Andersen was awarded a gold disc for over one million sales of "Lili Marleen" [His Masters Voice - EG 6993].[8] It is thought that she was awarded her copy after the end of World War II. A copy of this particular gold disc owned by the "His Masters Voice" record company was discarded during the renovation of their flagship store on Oxford Street, London, during the 1960s where, hitherto, it had been on display. However, the disc was recovered and is now in a private collection. Nazi officials did not approve of the song and Joseph Goebbels prohibited it from being played on the radio. Andersen was not allowed to perform in public for nine months, not just because of the song but because of her friendship with Rolf Liebermann and other Jewish artists she had met in Zurich. In desperation, she reportedly attempted suicide.[9]

Andersen was so popular, however, that the Nazi government allowed her to perform again, albeit subject to several conditions,[3] one of which was she would not sing "Lili Marleen". Goebbels did order her to make a new "military" version of the song (with a significant drum) which was recorded in June 1942. In the remaining war years, Andersen had one minor appearance in a propaganda movie and was made to sing several propaganda songs in English.[10] Shortly before the end of the war, Lale retired to Langeoog, a small island off the North Sea coast of Germany.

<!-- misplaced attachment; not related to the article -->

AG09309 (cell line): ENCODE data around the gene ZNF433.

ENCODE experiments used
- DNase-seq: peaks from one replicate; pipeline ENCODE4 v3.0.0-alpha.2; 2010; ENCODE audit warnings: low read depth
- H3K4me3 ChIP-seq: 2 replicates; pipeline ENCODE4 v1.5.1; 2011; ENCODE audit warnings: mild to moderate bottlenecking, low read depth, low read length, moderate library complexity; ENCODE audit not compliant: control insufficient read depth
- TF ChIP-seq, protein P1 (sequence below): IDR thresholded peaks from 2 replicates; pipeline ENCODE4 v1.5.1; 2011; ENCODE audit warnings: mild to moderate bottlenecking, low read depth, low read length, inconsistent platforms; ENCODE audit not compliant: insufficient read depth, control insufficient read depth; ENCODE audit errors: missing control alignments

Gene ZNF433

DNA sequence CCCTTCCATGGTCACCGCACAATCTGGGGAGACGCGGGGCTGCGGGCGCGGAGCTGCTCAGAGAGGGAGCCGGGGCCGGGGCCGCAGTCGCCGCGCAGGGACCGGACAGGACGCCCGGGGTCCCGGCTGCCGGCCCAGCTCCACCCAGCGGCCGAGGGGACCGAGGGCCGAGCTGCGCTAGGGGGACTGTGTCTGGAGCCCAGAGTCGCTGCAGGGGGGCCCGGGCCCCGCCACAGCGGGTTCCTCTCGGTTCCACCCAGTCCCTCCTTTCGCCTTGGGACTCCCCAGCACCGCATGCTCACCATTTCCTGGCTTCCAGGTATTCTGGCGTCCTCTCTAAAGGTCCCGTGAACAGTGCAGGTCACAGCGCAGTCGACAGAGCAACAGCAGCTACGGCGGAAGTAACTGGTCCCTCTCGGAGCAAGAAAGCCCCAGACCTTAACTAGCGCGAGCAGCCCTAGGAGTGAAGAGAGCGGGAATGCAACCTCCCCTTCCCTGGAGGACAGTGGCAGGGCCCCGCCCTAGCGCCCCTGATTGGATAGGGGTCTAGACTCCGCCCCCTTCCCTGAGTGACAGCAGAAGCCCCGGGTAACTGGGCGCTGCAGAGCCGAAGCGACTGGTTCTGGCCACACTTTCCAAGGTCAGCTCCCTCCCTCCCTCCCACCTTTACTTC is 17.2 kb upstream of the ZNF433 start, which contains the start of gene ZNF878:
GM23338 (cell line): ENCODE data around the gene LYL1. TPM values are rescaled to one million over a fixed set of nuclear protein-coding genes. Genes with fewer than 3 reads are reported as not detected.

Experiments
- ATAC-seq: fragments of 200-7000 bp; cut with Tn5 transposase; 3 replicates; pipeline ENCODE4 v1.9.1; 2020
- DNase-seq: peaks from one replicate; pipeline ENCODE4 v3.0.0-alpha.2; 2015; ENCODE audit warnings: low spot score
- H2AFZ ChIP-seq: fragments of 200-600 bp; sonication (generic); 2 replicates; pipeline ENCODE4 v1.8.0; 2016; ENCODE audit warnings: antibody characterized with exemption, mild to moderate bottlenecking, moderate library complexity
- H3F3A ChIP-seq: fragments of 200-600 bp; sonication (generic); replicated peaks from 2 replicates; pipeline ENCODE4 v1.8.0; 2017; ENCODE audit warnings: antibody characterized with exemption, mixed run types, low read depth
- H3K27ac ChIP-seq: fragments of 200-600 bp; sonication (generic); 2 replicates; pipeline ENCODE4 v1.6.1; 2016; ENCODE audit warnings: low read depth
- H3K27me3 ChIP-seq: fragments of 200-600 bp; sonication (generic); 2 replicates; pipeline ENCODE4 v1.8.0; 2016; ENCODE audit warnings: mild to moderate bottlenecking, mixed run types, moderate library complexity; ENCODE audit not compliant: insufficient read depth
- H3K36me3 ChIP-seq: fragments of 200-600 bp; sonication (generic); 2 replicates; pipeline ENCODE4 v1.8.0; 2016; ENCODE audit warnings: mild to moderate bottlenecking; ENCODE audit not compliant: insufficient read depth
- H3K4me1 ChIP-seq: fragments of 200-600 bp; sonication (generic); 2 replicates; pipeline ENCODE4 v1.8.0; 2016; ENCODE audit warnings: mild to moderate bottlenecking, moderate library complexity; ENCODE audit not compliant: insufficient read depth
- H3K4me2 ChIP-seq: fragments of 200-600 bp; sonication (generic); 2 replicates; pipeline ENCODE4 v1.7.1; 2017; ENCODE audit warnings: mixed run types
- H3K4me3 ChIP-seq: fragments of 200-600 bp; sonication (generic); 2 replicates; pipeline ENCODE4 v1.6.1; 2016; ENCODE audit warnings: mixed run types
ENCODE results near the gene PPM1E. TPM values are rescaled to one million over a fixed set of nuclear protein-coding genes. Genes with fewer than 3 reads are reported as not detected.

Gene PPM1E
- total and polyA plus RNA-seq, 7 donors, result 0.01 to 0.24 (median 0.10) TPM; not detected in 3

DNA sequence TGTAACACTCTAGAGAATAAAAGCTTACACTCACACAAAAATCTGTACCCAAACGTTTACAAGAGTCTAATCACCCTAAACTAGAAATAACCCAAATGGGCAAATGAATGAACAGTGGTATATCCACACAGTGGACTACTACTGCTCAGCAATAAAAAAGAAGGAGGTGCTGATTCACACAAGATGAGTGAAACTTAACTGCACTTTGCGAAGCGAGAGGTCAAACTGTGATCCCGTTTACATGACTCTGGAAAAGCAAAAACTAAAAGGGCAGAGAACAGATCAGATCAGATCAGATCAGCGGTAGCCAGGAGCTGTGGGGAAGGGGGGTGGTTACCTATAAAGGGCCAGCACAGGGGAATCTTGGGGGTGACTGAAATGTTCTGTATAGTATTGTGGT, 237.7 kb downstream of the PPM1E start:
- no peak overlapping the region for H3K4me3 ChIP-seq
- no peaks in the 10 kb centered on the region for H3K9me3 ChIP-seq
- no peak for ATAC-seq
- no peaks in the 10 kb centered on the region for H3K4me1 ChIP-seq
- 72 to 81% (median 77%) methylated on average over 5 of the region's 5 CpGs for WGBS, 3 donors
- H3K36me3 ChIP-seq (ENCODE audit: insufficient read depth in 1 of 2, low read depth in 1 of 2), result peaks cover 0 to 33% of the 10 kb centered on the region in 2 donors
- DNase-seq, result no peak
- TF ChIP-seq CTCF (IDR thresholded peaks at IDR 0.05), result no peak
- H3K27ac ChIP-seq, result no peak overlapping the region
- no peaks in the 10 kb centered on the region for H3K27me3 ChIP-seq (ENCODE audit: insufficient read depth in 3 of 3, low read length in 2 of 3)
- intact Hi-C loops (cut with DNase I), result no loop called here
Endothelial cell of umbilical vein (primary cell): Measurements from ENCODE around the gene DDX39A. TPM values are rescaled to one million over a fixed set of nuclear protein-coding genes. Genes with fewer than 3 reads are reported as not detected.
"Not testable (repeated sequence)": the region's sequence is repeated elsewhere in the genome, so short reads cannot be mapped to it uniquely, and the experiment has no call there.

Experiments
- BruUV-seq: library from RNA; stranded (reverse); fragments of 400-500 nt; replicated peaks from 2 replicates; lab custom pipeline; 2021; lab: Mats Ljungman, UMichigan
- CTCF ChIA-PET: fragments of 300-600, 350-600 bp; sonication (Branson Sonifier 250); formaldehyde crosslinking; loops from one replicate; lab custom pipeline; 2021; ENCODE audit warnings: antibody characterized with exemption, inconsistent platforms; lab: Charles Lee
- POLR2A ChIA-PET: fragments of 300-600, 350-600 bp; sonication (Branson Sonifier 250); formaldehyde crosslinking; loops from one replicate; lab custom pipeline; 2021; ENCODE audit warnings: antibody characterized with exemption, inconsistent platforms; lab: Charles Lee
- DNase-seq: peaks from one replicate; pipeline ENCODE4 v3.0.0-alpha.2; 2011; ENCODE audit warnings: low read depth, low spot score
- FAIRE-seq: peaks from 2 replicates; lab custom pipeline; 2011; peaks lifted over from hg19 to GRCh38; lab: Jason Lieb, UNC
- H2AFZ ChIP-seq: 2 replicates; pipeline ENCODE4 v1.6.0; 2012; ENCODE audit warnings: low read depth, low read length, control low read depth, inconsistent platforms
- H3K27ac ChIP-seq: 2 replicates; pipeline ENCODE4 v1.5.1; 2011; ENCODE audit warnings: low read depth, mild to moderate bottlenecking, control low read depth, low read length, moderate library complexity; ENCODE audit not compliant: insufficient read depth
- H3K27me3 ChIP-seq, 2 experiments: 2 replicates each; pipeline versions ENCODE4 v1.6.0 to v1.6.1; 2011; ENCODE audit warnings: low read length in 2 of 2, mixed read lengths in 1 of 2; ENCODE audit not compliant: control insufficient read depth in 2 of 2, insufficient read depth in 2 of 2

Career after World War II[edit]

After the war, Andersen all but disappeared as a singer. In 1949, she married Swiss composer Artur Beul.[11] In 1952 she made a comeback with the song "Die blaue Nacht am Hafen", which she had written the lyrics for herself.[12] In 1959, she had another hit "Ein Schiff wird kommen...", a cover version of "Never on Sunday", the title song from the movie of the same name, originally sung in Greek by Melina Mercouri.[13]